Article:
Michelson interferometer works on the principle of interference, it is a common method for optical interferometry invented by an American physicist Albert Abraham Michelson. The light must be coherent and monochromatic; its frequency and waveform must be same and a single color of light. The beam light is traveled in such a way as to produce interference fringes which is an important aspect in the field of science and engineering. The word interferometer means to measure and analyze interference; interfer-o-meter corresponds to interference meter. Let us see how it works and learn more about it.
Principle: A beam of light splits into two parts and later recombined producing interference patterns.
In the given arrangement below, it is clear that a beam of monochromatic light originates from the source ‘S’ as shown in the figure. This beam of light is then allowed to fall on a glass plate which divides this ray into two parts. One of these rays is directed towards the mirror ‘M1’ and the other to ‘M2’. These rays are reflected from the mirrors and travels back towards the glass plate ‘G1’. Both the rays travels through ‘G1’ and finally enters the eye through the telescope. Both the waves superimpose each other resulting in the phenomenon of interference.
Now if the paths ‘L1’ and ‘L2’ are the same, then we will observe construction interference producing bright fringes which can be easily seen with the help of a telescope as shown in the figure. We can also change the length of the path ‘L1’ by moving the mirror ‘M1’ and as a result, we will observe both constructive and destructive interference.
Alternate Bright and Dark Fringes
If the mirror ‘M1’ is moved through a distance of ‘λ/4’ backward, then the path difference between the two light beams will be equal to ‘λ/4’ resulting in destructive interference producing dark fringes.
If the mirror ‘M1’ is further moved through a distance of ‘λ/4’, then the path difference between the two light beams will be equal to ‘λ’ resulting in constructive interference producing bright fringes.
In this way, if we move the mirror ‘M1’ slowly through a distance of ‘λ/4’ each time, bright and dark fringes will appear alternatively.
Determination of Wavelength
The wavelength of a given beam of light can be determined by the following procedure.
Let ‘m’ be the total number of observed fringes. Now if the mirror ‘M1’ is moved backwards through a distance of ‘λ/4’ each time. The total distance ‘P’ is given by,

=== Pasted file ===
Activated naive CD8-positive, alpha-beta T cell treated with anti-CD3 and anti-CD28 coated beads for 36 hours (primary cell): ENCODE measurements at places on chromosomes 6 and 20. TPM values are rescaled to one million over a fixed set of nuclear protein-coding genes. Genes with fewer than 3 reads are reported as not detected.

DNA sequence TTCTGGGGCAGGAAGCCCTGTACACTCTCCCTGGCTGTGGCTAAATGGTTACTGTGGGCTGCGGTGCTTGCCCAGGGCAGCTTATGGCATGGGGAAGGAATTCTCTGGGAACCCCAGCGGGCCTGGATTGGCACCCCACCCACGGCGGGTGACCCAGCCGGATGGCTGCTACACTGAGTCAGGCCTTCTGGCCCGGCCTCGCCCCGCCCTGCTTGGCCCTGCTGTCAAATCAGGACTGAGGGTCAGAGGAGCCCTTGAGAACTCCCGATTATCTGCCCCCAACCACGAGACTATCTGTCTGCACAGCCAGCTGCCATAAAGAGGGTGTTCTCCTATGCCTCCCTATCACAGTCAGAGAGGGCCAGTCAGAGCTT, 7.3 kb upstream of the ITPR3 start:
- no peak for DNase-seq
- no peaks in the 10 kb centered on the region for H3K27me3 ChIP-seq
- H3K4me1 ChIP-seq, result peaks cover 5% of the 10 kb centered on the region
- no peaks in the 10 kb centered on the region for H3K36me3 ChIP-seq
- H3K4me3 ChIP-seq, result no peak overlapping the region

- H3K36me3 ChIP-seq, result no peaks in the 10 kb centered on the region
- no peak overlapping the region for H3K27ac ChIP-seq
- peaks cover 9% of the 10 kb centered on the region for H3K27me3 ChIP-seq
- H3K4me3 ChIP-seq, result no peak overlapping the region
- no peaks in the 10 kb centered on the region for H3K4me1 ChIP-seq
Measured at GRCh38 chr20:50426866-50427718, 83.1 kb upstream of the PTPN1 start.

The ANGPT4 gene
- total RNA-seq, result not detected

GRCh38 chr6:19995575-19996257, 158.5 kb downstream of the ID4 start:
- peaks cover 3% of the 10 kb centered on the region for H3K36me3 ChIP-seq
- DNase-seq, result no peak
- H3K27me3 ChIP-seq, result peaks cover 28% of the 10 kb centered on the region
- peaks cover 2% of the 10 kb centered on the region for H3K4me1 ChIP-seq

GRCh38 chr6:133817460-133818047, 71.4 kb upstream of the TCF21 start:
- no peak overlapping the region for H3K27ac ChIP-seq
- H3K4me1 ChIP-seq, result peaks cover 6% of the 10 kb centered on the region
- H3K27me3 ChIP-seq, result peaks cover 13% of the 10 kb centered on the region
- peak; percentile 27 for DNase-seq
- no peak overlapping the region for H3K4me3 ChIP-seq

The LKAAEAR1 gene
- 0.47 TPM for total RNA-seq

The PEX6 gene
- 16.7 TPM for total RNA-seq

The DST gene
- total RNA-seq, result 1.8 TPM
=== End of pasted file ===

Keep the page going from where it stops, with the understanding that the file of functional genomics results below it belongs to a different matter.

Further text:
P = m(λ/4 + λ/4)
P = mλ/2
λ = 2P/m —> (1)
Using equation (1), we can easily calculate the wavelength of any beam of light for the given values of ‘P’ and ‘m’.
Uses of Michelson Interferometer
• It is used to observe and study interference of light.
• It is used to calculate the wavelength of a light beam.
Michelson interferometer consists of the following parts and devices:
• Source of monochromatic light ‘S’
• Two plane mirrors ‘M1’ and ‘M2’
• Half slivered glass plate ‘G1’
• Glass plate (Compensator plate) ‘G2’
There are two parallel mirrors ‘M1’ and ‘M2’ respectively. The light beam from the source hits on the two parallel mirrors, some rays penetrates into the mirrors and some reflects back from the mirrors. Let the distance between the two parallel mirrors be ‘d’ and between the virtual images formed due to the two mirros be ‘2d’. θ is the angle of the incident ray. The path difference between the light beams will be different according to the angle of θ in the relation 2dcosθ. Maximum bright fringes are obtained when 2dcosθ = λn produces circular rings in front of the mirrors. The centre of the circle; the axis line along the circles, virtual images, and mirrors is directed towards the observer eye’s. This axis line is perpendicular to the centre of the circle, virtual images, and mirrors. Each circle’s ring corresponds quite to a particular angle θ. These fringes are also known as fringes of equal inclination.
The fringes formed in Michelson Interferometer may be straight, curved, or circular depending upon the nature of the film used.
Circular fringes are also called fringes of equal inclination and or Haidinger fringes. These fringes is beyond the scope of normal studies; it is studied in university levels.
Q1) What is the use of compensator plate in the Michelson Interferometer?
Ans: The light which is traveled through ‘G2’ two times each in outward journey and after reflection. Due to the double movement of the light beam through ‘G2’ which covers equal distance from both sides. That’s why ‘G2’ is also known as compensator plate.
Q2) Why are circular fringes produced in Michelson Interferometer?
Ans: Different types of fringes are produced in Michelson interferometer. Circular fringes or fringes of equal inclination is one of them which is usually produced due to the difference of nature in air film.